By: 19 August 2015
Getting the spinal backstory with Simon Wheatley

Getting the spinal backstory with Simon Wheatley

Simon Wheatley explains why spinal injuries are so difficult to categorise from a medico-legal point of view

The body is a combination of its parts, including the brain, skeleton and internal organs. When it comes to the quantification of damage, legal professionals tend to concentrate on a specific element of the body. The small handbook Judicial College Guidelines for the Assessment of General Damages, encourages that focus, by segregating the body into distinct portions, and then providing a bracket of financial compensation for each area of the body.
This is a simplistic approach to quantification, since not only do most injuries involve multiple zones, but there are likely to be overlaps between mental anguish and physical loss.
The spine, though, represents a particularly sensitive area of the body, rendering the bracket system virtually meaningless. Whereas the loss of sight in one eye is valued by the guidelines in a relatively narrow band of between £39,820 to £44,330, and the amputation of an arm (above the elbow) ranges from £88,660 to £105,875, damages to the spine vary in damages from £1,500 to over £326,000.
What then, is so different about spinal injuries?

Cultural symbolism
First, the spine has traditionally represented something more than a mere body part. Consider these words from Herman Melville’s classic novel, Moby Dick: “I believe that much of a man’s character will be found betokened in his backbone. I would rather feel your spine than your skull, whoever you are. A thin joist of a spine never yet upheld a full and noble soul. I rejoice in my spine, as in the firm audacious staff of that flag which I fling half out to the world.”

That view may now be regarded overly heroic and outmoded, were it not for the fact the absence of a spine is still categorised as ‘spineless’. And the term is, of course, generally defined as weak and purposeless. Consequently, many people still believe their emotional response to an event is felt in the spine. Not only do they feel their hackles rising (erectile hairs along an animal’s back, which rise when it is angry or alarmed); but they obtain sensations of pleasure or fear by watching a spine chiller.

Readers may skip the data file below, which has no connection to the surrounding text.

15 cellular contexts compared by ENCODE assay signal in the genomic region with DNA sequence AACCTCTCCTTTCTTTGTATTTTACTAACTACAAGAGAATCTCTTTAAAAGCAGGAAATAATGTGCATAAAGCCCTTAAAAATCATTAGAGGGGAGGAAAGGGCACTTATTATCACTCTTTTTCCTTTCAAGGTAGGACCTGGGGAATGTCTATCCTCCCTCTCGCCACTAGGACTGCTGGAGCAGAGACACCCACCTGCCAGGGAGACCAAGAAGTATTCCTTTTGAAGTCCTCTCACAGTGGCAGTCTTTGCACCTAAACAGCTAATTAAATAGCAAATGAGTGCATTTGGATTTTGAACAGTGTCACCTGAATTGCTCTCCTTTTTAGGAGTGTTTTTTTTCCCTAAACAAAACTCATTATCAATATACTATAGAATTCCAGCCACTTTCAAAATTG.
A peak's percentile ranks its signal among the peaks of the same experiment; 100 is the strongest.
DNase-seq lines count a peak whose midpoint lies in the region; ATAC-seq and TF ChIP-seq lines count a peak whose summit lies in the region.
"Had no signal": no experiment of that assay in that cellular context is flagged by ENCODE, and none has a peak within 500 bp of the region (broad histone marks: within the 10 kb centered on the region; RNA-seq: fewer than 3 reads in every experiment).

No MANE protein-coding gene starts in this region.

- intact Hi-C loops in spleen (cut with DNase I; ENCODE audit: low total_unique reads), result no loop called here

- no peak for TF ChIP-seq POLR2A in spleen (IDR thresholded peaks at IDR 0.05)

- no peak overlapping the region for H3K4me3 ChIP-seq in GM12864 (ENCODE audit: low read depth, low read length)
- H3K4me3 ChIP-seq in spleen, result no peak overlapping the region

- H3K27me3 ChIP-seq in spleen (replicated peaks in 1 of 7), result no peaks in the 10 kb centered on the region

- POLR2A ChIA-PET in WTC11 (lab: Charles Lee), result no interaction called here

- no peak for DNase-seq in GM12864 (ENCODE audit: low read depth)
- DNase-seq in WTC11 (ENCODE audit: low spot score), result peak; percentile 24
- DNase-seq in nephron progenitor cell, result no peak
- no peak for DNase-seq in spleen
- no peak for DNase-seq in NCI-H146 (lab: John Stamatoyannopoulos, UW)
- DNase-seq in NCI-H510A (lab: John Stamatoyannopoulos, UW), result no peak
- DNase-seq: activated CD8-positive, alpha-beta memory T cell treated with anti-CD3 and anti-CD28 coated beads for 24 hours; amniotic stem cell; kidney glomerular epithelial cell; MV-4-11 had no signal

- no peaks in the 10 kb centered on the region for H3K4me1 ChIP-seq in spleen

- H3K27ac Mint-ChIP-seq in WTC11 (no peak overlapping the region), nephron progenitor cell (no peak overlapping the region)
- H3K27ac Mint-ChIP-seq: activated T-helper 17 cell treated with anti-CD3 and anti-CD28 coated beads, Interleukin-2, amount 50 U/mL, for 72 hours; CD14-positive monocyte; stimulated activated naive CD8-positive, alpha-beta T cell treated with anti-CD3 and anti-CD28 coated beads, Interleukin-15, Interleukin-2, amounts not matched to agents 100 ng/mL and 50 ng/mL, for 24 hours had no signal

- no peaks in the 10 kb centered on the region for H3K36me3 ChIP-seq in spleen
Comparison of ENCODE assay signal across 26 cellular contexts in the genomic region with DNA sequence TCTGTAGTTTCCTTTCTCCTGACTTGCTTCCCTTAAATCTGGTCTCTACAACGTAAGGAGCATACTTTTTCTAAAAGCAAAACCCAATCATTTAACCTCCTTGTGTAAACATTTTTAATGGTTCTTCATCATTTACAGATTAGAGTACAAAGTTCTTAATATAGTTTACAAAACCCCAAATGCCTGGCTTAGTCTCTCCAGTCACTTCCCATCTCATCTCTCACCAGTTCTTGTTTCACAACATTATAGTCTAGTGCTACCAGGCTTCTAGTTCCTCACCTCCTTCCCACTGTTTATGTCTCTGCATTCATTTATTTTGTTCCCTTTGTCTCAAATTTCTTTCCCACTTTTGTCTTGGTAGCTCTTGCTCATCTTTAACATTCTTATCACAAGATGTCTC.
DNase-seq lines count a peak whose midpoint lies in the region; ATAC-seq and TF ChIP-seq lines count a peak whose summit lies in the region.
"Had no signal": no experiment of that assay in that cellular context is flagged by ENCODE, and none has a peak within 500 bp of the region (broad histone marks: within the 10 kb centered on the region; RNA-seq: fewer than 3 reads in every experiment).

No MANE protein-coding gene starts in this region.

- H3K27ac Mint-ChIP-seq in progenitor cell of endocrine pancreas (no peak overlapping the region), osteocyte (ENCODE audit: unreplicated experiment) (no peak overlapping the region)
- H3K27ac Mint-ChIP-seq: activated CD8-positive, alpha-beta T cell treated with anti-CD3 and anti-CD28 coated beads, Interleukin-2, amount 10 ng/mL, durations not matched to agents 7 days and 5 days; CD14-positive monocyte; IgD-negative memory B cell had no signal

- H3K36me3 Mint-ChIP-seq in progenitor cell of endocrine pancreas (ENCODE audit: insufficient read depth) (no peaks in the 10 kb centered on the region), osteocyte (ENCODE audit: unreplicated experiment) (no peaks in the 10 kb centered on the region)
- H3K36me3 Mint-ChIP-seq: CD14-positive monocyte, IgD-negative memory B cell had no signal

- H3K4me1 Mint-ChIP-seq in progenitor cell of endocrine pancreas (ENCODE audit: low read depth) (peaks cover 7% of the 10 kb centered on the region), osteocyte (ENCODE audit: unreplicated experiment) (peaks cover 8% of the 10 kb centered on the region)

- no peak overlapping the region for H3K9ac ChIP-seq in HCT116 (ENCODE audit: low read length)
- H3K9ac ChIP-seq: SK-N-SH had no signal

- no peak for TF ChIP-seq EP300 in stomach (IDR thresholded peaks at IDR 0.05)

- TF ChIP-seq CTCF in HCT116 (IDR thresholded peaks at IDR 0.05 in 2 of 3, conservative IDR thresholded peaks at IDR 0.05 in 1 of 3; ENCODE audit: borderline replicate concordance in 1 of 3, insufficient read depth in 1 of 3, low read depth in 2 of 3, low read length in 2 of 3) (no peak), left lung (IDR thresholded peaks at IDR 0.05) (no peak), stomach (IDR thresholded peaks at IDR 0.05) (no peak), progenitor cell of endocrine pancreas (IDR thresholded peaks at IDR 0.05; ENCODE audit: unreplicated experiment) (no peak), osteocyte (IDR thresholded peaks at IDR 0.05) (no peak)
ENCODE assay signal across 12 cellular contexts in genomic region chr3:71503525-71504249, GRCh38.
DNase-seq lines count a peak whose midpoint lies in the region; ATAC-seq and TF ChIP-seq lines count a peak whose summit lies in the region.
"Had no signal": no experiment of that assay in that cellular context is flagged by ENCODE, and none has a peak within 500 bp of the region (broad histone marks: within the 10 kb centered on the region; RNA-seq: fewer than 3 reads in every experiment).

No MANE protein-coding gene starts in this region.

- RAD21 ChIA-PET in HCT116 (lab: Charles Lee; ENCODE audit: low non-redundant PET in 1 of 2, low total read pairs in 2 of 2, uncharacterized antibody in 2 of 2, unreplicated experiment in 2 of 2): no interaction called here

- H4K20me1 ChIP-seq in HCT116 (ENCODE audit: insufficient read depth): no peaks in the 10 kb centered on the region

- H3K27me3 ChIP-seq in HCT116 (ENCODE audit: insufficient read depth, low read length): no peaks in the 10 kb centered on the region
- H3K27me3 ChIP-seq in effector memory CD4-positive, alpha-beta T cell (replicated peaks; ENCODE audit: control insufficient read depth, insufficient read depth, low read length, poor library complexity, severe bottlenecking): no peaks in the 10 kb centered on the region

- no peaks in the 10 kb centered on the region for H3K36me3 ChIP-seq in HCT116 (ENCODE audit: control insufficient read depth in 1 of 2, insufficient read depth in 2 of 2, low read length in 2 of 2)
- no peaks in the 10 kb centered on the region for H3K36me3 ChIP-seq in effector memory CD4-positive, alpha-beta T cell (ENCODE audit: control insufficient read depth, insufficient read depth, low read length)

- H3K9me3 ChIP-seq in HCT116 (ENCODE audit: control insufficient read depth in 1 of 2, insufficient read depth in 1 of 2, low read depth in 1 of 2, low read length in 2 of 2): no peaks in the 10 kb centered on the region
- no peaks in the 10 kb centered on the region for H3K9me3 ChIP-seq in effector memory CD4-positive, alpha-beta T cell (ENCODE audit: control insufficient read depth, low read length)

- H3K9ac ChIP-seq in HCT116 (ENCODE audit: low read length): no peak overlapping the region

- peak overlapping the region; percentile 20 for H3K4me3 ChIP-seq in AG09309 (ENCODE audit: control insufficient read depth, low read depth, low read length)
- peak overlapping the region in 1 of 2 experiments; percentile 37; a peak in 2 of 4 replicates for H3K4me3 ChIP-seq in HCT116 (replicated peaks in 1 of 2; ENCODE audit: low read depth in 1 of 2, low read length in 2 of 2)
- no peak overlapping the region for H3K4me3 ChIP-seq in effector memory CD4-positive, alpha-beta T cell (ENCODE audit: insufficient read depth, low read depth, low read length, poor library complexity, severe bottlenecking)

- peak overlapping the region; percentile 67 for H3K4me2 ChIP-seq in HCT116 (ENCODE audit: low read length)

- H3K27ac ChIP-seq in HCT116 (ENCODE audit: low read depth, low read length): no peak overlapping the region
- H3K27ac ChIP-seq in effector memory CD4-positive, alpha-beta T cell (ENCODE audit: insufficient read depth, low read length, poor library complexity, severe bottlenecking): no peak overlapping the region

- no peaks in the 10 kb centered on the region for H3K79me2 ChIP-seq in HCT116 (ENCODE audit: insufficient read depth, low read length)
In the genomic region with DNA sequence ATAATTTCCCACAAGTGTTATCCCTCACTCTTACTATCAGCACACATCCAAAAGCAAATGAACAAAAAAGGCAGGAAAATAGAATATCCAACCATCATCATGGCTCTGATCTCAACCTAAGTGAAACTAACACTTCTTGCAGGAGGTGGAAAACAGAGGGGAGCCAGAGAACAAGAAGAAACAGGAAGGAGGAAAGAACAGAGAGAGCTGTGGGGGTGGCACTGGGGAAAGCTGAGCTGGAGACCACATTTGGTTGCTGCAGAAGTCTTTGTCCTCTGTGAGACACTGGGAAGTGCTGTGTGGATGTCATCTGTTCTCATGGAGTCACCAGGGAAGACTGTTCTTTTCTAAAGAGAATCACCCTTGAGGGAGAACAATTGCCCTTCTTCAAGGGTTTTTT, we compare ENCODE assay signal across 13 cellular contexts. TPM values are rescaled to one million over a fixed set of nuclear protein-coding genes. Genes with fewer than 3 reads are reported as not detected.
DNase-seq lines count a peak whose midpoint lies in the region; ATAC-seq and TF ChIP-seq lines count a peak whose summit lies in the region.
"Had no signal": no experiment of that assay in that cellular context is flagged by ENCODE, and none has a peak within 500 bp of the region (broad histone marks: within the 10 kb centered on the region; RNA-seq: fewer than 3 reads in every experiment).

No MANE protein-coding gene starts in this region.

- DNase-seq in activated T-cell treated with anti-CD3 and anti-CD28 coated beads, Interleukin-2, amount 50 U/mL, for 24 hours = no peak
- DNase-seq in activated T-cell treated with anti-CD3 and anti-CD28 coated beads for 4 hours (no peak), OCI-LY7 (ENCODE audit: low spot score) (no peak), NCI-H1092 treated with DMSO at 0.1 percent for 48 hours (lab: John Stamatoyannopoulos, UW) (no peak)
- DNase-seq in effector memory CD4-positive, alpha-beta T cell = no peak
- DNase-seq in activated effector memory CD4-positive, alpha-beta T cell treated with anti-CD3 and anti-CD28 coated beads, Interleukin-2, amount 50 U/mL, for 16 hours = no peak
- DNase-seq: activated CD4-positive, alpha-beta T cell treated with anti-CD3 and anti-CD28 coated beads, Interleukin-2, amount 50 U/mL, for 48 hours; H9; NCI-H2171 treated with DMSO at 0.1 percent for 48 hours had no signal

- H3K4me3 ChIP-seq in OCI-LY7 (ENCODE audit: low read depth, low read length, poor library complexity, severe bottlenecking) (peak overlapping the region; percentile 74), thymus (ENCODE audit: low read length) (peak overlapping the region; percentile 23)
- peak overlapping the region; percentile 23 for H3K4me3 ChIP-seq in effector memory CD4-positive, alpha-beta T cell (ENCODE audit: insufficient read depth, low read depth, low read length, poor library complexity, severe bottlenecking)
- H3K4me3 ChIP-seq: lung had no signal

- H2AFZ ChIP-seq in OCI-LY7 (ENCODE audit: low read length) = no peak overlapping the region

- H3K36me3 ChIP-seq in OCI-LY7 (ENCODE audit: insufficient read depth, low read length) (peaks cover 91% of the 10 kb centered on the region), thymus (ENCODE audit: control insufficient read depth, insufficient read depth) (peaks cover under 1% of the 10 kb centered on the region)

What’s more, until the abolition of the death penalty in 1964, the state authorised judicial execution to be carried out by hanging. The mechanism was a forcible hyperextension of the head, usually with distraction of the neck leading to a fracture at the level of the second vertebra of the cervical spine – the hangman’s fracture). This is the same mechanism which operates to cause damage, though not usually lethal, in the majority of whiplash injuries.
Thus, traditionally we regarded our spines as an embodiment of rectitude (uprightness) and sensitivity.

An arm does not naturally degenerate, but orthopaedic surgeons tell us that spontaneous degeneration of the spine is an unavoidable concomitant of the ageing process. Most people are unaware of this taking place since the loss of any mobility is usually gradual.
Consider then, an average 55-year old employee. They consider themselves to healthy, happy and well-motivated. They are in employment, and can do the household chores, the gardening and the DIY. They sustain an accident that results in injury to their back. Suddenly, they are in disabling pain. It gets a bit better over a period of two years, but then they are left with constant and unremitting back pain.
If there is a claim for compensation it is likely a spinal MRI scan will be carried out, and then begins the eternal argument over the consequences of degeneration.
The defendant’s orthopaedic surgeon notices some narrowing of the disc spaces and suggests that full prolapse would have occurred within five years of the accident. The claimant’s expert disagrees, and – having studied the velocities involved in the collision or accident – suggests these are so unlikely to have been reproduced in normal life that the claimant would not have suffered spontaneous injury in the absence of the accident.

An invisible form of injury
If there are no spinal fractures but only a soft-tissue injury, there may be no evidence of damage beyond the pain experienced by the claimant.
Not only is there an absence of a subjective proof of pain, but many patients find they are forced to manage their pain. They avoid stressors. They avoid exercise or lifting weights. This avoidance mechanism leads to a sense of increased loss, since the claimant inevitably remembers a previously carefree life which the back pain has destroyed.
Thus, given these various scenarios, the valuation of damage in a spinal injury is a complicated process. Reference to the compensation brackets are unlikely to assist, but an understanding of all that the claimant has lost is more likely to help lawyers to establish the true measure of damages.

This article was first published in Claims Magazine

Authors: Simon Wheatley
is a barrister at 7BR Chambers. He recently presented on this topic as part of 7BR’s Skeleton Series, a series of six medico-legal seminars.